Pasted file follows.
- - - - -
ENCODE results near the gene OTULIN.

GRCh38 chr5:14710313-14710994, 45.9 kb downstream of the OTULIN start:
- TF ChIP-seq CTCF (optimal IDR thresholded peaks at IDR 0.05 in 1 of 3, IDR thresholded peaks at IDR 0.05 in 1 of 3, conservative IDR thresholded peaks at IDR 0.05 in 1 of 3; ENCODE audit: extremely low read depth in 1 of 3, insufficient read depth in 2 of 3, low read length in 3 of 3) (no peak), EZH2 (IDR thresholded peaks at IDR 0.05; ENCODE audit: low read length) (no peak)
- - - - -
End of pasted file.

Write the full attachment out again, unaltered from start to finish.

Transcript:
ENCODE results near the gene OTULIN.

GRCh38 chr5:14710313-14710994, 45.9 kb downstream of the OTULIN start:
- TF ChIP-seq CTCF (optimal IDR thresholded peaks at IDR 0.05 in 1 of 3, IDR thresholded peaks at IDR 0.05 in 1 of 3, conservative IDR thresholded peaks at IDR 0.05 in 1 of 3; ENCODE audit: extremely low read depth in 1 of 3, insufficient read depth in 2 of 3, low read length in 3 of 3) (no peak), EZH2 (IDR thresholded peaks at IDR 0.05; ENCODE audit: low read length) (no peak)